Cromwell pp 91-135 | Cite as

Oliver Cromwell and His Parliaments

  • H. R. Trevor-Roper
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OLIVER CROMWELL and his parliaments—the theme is almost a tragi-comedy. Cromwell was himself a member of Parliament; he was the appointed general of the armies of Parliament; and the Victorians, in the greatest days of parliamentary government, set up his statue outside the rebuilt Houses of Parliament. But what were Cromwell’s relations with Parliament? The Long Parliament, which appointed him, he first purged by force and then violently expelled from authority. His own Parliament, the Parliament of Saints, which to a large extent was nominated by his government, was carried away by hysteria, rent by intrigue and dissolved, after six months, by an undignified act of suicide. Of the parliaments of the Protectorate, elected on a new franchise and within new limits determined by the government, the first was purged by force within a week and dissolved, by a trick hardly distinguishable from fraud, before its legal term; the second was purged by fraud at the beginning and, when that fraud was reversed, became at once unmanageable and was dissolved within a fortnight. On a superficial view, Cromwell was as great an enemy of Parliament as ever Charles I or Archbishop Laud had been, the only difference being that, as an enemy, he was more successful: he scattered all his parliaments and died in his bed, while theirs deprived them of their power and brought them both ultimately to the block.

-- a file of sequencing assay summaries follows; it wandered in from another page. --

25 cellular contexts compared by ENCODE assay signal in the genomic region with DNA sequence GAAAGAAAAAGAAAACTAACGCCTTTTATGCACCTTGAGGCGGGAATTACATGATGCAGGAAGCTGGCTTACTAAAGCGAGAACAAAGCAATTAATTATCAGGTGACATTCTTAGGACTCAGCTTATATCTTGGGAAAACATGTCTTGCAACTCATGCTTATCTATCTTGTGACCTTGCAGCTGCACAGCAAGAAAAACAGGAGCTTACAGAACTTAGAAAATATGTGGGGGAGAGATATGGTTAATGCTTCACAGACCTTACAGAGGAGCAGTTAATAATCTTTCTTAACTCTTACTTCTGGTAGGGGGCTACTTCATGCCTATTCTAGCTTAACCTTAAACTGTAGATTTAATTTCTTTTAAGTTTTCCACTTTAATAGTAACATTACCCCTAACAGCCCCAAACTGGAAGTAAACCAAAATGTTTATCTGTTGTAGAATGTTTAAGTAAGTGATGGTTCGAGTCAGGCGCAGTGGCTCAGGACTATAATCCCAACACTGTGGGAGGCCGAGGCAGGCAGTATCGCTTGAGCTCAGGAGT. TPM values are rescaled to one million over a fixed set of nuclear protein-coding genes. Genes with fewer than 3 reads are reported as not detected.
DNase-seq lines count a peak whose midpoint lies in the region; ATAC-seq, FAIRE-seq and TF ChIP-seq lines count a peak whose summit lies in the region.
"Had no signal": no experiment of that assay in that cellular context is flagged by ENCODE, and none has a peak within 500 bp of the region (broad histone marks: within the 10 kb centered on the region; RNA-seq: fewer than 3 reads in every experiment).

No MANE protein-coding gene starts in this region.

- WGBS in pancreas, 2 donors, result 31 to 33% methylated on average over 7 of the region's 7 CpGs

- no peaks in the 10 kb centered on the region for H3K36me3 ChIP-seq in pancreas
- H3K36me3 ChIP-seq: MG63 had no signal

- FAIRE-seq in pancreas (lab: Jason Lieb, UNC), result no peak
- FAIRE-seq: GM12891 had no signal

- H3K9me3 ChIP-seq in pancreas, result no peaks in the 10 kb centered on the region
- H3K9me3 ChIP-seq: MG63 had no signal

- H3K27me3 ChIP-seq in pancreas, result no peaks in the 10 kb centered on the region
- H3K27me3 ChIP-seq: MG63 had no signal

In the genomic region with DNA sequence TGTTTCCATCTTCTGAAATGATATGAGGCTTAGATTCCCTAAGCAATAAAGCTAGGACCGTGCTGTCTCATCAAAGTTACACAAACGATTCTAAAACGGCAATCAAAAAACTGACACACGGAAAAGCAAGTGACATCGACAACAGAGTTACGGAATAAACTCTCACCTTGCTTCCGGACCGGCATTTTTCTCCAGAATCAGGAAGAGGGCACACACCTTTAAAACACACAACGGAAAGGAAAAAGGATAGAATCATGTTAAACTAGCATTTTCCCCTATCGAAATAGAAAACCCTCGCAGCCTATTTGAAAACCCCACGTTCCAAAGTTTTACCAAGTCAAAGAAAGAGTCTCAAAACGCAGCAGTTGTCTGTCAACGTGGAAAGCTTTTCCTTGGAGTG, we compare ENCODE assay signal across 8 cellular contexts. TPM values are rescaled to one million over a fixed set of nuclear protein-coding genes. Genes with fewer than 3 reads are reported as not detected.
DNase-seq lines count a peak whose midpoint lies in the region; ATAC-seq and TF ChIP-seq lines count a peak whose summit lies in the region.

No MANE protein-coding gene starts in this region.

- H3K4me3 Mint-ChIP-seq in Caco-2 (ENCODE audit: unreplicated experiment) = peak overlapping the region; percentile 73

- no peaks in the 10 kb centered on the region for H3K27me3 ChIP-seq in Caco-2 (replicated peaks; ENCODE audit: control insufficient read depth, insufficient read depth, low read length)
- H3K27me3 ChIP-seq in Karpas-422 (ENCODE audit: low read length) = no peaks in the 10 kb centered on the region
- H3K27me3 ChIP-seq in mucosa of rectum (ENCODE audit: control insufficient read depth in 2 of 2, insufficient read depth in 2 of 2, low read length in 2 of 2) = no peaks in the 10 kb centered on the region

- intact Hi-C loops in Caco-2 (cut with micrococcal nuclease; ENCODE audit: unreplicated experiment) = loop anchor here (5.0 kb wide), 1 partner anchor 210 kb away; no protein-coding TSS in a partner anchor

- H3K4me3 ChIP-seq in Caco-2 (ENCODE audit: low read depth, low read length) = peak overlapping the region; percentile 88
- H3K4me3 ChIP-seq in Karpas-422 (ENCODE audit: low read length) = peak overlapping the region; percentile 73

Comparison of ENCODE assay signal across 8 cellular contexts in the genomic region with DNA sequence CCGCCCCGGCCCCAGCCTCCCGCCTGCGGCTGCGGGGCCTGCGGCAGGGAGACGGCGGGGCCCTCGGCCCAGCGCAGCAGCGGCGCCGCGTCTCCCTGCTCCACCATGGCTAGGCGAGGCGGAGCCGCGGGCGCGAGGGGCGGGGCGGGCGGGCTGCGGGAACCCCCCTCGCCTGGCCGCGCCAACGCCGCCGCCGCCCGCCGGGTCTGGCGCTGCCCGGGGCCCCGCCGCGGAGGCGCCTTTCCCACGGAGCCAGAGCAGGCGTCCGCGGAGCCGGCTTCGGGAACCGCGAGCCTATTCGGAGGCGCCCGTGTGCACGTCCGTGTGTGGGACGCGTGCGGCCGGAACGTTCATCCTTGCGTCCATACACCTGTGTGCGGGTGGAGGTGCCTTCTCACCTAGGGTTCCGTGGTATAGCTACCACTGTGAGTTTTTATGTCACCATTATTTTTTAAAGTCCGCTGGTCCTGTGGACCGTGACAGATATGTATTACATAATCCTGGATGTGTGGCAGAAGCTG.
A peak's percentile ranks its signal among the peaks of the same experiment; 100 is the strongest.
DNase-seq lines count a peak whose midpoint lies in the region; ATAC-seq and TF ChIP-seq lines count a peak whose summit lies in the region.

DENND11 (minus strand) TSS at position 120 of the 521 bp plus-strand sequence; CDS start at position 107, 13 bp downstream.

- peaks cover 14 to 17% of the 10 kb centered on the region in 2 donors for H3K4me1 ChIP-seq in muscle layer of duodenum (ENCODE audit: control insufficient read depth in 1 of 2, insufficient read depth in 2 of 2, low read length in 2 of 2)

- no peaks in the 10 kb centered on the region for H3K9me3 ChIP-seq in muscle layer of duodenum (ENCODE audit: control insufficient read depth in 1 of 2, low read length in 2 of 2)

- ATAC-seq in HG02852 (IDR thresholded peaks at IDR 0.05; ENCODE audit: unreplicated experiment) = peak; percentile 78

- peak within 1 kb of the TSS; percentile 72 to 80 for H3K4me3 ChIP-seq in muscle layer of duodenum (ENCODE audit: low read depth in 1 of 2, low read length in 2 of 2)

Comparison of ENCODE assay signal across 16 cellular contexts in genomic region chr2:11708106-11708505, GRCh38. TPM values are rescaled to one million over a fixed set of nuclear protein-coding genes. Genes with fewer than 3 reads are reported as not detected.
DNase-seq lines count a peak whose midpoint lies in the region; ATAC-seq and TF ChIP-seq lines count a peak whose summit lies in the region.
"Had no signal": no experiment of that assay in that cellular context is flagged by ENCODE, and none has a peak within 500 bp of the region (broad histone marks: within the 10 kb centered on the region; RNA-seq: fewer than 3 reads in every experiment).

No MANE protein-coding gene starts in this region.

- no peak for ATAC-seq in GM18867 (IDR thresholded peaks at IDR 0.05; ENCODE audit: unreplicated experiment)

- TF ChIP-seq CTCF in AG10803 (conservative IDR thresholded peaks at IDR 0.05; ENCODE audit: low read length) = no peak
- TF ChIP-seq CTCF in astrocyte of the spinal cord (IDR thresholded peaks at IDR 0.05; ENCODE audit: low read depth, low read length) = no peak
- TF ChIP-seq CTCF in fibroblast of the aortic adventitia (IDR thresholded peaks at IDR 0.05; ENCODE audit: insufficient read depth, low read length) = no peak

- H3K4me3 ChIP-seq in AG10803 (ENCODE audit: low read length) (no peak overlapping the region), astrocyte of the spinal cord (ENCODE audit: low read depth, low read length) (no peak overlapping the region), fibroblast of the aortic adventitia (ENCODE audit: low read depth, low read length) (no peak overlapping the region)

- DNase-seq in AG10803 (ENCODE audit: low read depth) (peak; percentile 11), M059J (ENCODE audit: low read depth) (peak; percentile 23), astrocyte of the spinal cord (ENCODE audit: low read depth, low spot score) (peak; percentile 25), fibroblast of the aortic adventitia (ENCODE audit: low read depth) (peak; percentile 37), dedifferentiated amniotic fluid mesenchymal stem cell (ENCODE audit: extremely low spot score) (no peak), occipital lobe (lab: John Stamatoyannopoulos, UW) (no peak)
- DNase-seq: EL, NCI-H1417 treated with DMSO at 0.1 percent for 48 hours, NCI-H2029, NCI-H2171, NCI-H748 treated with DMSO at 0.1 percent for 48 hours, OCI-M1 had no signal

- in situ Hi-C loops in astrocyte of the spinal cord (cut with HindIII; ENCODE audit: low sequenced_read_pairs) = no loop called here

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  1. 1.
    Valerie Pearl, in her valuable work, London and the Outbreak of the Puritan Revolution (Oxford, 1961), has shown the strength of Royalism in the effective City government until the internal revolution of Dec. 1641: a revolution described byGoogle Scholar